I went to the Olympus website and read and read and read. Soon I realized that you needed the SOFTWARE. Without the software, you can just fuggettaboutit.

I have an Olympus digital camera, and I even tried to use my USB cable from that on the Olympus digital recording device, which, of course, did not work. Without that Olympus software, you ain't getting that audio off of that Olympus digital recorder.

Some people buy the Olympus digital recorders and, for whatever reason, don't understand that they need to be sure they can get that audio off of it. What good is the recording if you can't get it off the recording device? LOL

I have had at least a dozen digital recording devices sent to me from clients who could not get the audio off. Now that I have the Olympus software on my desktop computer, it's no problem. However, before I got that Olympus software, I had to plug in an eighth-inch-plug patch cord to the Olympus digital recorder, with the other end plugged into my computer, and actually re-record the digital recording. What a time-consuming task. One lady gave me an Olympus digital recorder with 12 hours of audio that I had to re-record. She was doing an oral history of her father who was in his eighties.

Though this is a seemingly easy task to get the audio off the recorders to the professionals on this forum, you would be surprised how many clients out there don't have a clue how to do it.

Last week, I received a recording from a well-known magazine who needed an overnight transcript of a high-profile interviewee. They had a standard tape recorder as a backup to the digital recording device. After they realized they couldn't get the audio off of the digital recording device, they sent me the standard audiocassette tape to transcribe.

I just printed your step-by-step instructions, Marge, for future reference in case I get another call from a client who experiences this problem. Thanks for providing it. It is very easy to understand, the way you have written it.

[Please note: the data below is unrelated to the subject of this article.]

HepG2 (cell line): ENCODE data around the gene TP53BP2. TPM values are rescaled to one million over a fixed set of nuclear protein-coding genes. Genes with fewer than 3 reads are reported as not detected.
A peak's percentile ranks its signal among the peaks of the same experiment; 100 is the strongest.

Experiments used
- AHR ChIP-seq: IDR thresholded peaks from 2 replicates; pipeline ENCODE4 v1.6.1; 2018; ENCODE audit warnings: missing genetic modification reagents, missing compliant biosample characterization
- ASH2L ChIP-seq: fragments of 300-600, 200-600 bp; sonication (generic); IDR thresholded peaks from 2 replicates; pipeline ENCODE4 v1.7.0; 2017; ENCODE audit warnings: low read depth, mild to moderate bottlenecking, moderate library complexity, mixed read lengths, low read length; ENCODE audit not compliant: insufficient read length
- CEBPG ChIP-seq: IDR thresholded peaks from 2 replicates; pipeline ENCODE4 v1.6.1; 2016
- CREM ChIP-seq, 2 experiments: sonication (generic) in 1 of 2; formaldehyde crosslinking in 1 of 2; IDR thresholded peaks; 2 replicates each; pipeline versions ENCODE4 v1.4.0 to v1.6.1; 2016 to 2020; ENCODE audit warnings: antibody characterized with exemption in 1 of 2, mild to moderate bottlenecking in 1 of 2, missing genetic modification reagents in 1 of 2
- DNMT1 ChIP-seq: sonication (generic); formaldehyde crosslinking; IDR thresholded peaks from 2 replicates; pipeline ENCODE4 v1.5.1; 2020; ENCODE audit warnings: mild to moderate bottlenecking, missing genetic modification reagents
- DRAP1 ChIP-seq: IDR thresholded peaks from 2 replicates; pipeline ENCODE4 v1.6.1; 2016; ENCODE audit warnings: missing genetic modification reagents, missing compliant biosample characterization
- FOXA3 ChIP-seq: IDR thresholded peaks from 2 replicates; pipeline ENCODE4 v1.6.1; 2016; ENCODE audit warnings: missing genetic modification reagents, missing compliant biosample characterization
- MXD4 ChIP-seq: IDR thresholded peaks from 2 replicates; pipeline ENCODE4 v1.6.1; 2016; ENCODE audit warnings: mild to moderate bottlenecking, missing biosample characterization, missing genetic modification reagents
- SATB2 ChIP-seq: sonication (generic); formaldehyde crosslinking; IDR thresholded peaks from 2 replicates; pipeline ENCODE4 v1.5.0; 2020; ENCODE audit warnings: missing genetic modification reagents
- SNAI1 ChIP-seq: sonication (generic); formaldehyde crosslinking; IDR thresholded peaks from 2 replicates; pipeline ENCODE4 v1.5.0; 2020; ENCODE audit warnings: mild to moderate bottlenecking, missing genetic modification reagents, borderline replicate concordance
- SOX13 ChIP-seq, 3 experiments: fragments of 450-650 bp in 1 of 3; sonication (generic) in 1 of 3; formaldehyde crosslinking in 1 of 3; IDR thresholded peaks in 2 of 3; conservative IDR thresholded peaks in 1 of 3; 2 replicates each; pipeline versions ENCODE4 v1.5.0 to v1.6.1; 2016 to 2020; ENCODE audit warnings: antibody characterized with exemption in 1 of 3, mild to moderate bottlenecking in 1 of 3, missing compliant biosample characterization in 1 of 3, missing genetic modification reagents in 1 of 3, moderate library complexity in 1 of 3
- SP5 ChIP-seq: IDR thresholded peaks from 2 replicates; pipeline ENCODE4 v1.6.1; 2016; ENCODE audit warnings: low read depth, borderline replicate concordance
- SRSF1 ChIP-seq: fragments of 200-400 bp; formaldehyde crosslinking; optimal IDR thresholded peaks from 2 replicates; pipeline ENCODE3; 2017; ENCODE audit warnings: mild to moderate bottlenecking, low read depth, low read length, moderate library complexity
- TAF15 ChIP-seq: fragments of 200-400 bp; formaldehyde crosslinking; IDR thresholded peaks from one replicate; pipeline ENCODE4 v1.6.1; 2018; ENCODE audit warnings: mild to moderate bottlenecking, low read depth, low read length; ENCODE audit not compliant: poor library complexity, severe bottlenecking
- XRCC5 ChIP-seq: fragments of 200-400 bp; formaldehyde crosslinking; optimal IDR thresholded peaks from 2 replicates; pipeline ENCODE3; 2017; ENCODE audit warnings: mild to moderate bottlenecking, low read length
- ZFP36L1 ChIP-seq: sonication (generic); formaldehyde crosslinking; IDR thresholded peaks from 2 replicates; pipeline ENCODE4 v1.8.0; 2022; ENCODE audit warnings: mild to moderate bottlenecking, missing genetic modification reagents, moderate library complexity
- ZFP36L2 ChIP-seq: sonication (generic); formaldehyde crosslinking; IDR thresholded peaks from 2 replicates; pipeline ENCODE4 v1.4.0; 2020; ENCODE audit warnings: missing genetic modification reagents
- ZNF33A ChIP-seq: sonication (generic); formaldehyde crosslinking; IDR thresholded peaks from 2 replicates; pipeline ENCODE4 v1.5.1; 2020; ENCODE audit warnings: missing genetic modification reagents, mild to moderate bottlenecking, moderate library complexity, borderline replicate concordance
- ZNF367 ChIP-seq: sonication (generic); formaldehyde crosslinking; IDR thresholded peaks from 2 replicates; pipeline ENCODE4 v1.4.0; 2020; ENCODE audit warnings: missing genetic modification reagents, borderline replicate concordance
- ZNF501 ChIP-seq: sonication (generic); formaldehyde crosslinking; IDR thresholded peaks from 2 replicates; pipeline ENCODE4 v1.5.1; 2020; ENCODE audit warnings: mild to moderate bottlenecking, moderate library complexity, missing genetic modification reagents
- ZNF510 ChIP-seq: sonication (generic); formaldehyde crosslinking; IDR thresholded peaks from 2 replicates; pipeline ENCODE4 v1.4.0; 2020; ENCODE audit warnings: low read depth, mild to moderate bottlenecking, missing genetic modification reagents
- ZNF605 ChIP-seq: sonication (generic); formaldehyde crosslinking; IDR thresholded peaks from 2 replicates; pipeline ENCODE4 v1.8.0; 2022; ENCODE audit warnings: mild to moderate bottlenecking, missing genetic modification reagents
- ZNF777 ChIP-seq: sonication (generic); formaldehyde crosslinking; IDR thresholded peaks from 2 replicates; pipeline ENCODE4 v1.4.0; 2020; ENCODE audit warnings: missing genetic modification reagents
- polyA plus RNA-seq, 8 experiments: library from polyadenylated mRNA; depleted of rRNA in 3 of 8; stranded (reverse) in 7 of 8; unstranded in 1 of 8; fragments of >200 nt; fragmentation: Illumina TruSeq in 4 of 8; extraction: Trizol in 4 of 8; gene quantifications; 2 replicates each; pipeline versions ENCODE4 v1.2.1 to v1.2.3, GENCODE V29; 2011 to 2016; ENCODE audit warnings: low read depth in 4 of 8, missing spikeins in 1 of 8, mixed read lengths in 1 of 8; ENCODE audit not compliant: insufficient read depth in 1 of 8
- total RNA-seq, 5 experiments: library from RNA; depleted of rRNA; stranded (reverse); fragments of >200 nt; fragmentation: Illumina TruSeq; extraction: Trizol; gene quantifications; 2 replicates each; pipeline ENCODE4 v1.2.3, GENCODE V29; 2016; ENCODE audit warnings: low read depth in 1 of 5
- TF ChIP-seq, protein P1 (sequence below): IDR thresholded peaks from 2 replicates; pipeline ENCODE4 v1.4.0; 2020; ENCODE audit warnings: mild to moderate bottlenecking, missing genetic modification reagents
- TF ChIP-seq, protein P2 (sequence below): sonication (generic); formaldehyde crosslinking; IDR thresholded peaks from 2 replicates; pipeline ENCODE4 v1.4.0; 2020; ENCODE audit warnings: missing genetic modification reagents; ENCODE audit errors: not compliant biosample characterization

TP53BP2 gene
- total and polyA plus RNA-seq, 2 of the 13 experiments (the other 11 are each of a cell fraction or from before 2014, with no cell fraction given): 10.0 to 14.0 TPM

the easiest thing is to just buy a digital recorder that has a removable disk that you can then put in the computer. Then, even if you don't have the software, you can attach the file to an e-mail and send it to the transcriptionist/scopist who does have the software.

This new Marantz PM620 I got has a USB to transfer, or I can pop the SD card out. My other option is to use the foot pedal I got for it. You just plug the foot pedal straight into the recorder and it becomes a transcriber.
The Olympus DS-50. I have two of them. Work great, sound is superb. I record on super high quality/conference style I think it is, which only lets you record 17 hours before you need to decide you're safe to erase one or more files because you've already downloaded them to your computer and/or uploaded them to online storage if you need to keep them for a long time. You use the USB cable that comes with it to download the audio and I use StartStop transcription software to listen to it with a footpedal. Very easy to do and you can hear whispers with it.
I take depos, and as soon as the depo has been transcribed and turned in, I delete the file off my recorder. Then you can delete the file off of your computer whenever you feel like you're running out of memory or just whenever you feel you won't need it. If you're wanting to be able to hear any proceeding better because of a soft-spoken witness or just bad acoustics for the room you're in, plug in the earphones that come with it while you're recording and you will never miss another word. It's like wearing a hearing aid, I suppose, where everybody's voice is instantly turned up as loud as you want. Just use the volume up and down buttons to adjust so it doesn't hurt your ears!